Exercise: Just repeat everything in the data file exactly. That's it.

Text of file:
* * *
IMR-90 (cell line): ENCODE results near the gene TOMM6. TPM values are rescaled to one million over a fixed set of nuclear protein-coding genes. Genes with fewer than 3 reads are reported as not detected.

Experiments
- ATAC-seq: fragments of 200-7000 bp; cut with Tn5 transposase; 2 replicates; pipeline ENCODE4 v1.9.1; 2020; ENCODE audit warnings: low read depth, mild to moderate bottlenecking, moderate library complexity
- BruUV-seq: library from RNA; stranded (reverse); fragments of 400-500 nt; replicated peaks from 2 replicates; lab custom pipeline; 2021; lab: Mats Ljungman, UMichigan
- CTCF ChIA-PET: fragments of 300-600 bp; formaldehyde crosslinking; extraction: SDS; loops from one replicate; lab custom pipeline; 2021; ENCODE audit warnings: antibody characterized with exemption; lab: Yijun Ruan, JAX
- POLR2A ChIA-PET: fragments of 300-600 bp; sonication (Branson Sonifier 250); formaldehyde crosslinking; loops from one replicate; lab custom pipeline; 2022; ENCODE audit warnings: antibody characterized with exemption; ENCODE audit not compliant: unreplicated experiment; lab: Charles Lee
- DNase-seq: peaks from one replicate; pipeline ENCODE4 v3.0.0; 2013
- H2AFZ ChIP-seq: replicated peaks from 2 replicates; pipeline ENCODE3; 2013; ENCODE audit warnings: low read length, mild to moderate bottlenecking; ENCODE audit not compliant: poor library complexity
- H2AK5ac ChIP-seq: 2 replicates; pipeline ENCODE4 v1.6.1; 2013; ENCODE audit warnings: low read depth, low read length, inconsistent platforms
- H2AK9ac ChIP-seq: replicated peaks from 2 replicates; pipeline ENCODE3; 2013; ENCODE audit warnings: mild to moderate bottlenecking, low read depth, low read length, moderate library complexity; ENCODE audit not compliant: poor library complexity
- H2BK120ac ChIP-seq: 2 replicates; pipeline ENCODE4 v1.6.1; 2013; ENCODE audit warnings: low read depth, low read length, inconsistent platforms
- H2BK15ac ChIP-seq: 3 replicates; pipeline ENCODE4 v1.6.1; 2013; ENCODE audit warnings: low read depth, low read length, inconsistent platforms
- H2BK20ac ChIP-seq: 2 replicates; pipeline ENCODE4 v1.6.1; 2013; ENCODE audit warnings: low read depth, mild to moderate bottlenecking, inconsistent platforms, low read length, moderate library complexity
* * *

IMR-90 (cell line): ENCODE results near the gene TOMM6. TPM values are rescaled to one million over a fixed set of nuclear protein-coding genes. Genes with fewer than 3 reads are reported as not detected.

Experiments
- ATAC-seq: fragments of 200-7000 bp; cut with Tn5 transposase; 2 replicates; pipeline ENCODE4 v1.9.1; 2020; ENCODE audit warnings: low read depth, mild to moderate bottlenecking, moderate library complexity
- BruUV-seq: library from RNA; stranded (reverse); fragments of 400-500 nt; replicated peaks from 2 replicates; lab custom pipeline; 2021; lab: Mats Ljungman, UMichigan
- CTCF ChIA-PET: fragments of 300-600 bp; formaldehyde crosslinking; extraction: SDS; loops from one replicate; lab custom pipeline; 2021; ENCODE audit warnings: antibody characterized with exemption; lab: Yijun Ruan, JAX
- POLR2A ChIA-PET: fragments of 300-600 bp; sonication (Branson Sonifier 250); formaldehyde crosslinking; loops from one replicate; lab custom pipeline; 2022; ENCODE audit warnings: antibody characterized with exemption; ENCODE audit not compliant: unreplicated experiment; lab: Charles Lee
- DNase-seq: peaks from one replicate; pipeline ENCODE4 v3.0.0; 2013
- H2AFZ ChIP-seq: replicated peaks from 2 replicates; pipeline ENCODE3; 2013; ENCODE audit warnings: low read length, mild to moderate bottlenecking; ENCODE audit not compliant: poor library complexity
- H2AK5ac ChIP-seq: 2 replicates; pipeline ENCODE4 v1.6.1; 2013; ENCODE audit warnings: low read depth, low read length, inconsistent platforms
- H2AK9ac ChIP-seq: replicated peaks from 2 replicates; pipeline ENCODE3; 2013; ENCODE audit warnings: mild to moderate bottlenecking, low read depth, low read length, moderate library complexity; ENCODE audit not compliant: poor library complexity
- H2BK120ac ChIP-seq: 2 replicates; pipeline ENCODE4 v1.6.1; 2013; ENCODE audit warnings: low read depth, low read length, inconsistent platforms
- H2BK15ac ChIP-seq: 3 replicates; pipeline ENCODE4 v1.6.1; 2013; ENCODE audit warnings: low read depth, low read length, inconsistent platforms
- H2BK20ac ChIP-seq: 2 replicates; pipeline ENCODE4 v1.6.1; 2013; ENCODE audit warnings: low read depth, mild to moderate bottlenecking, inconsistent platforms, low read length, moderate library complexity